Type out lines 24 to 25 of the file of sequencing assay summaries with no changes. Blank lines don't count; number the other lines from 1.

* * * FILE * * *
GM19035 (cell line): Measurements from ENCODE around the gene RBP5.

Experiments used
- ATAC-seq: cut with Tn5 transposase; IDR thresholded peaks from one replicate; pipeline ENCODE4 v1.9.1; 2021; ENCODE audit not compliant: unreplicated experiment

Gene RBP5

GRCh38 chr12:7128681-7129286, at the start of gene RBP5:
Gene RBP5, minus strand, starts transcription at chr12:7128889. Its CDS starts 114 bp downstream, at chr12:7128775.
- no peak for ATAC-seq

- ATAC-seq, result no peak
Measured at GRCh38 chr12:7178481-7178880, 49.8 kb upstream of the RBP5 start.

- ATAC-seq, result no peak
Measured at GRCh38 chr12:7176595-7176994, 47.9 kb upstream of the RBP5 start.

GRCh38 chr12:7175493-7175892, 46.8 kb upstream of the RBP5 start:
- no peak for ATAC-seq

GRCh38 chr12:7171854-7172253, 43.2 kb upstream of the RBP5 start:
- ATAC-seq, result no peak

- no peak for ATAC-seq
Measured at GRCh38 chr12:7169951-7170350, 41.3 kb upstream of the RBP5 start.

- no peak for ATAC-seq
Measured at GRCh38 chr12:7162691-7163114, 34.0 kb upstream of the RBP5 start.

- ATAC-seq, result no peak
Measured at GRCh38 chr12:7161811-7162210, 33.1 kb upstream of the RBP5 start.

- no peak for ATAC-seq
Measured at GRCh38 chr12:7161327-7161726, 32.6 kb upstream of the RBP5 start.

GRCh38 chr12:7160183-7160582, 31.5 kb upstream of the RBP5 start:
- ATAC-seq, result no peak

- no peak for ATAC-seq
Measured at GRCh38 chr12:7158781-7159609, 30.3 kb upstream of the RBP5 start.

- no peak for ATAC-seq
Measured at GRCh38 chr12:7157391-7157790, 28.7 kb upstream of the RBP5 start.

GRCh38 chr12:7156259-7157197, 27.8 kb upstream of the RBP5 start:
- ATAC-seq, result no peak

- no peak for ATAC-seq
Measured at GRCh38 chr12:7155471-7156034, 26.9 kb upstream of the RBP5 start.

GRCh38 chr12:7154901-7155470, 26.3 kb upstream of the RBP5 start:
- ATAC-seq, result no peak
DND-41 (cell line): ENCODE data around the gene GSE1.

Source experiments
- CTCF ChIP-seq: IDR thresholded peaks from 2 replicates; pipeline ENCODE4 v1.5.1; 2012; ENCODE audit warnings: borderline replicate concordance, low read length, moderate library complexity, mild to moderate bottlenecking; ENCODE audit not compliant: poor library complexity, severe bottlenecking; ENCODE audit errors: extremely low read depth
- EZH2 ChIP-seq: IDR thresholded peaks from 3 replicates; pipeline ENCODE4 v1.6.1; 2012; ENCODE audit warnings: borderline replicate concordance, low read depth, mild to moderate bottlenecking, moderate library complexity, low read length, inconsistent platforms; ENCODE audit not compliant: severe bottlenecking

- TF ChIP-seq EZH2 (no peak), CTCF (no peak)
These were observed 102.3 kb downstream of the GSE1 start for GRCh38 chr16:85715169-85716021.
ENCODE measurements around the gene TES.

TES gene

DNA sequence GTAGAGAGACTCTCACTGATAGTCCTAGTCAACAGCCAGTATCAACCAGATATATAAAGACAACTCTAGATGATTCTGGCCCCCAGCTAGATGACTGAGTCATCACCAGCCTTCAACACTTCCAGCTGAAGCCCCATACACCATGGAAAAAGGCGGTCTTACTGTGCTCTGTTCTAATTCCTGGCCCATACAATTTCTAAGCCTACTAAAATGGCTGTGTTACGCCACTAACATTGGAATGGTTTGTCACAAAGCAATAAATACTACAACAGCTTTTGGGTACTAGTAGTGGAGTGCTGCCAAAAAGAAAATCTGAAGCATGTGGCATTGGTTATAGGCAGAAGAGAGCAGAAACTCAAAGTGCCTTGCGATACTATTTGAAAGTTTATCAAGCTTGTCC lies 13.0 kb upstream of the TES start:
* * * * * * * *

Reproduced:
GRCh38 chr12:7160183-7160582, 31.5 kb upstream of the RBP5 start:
- ATAC-seq, result no peak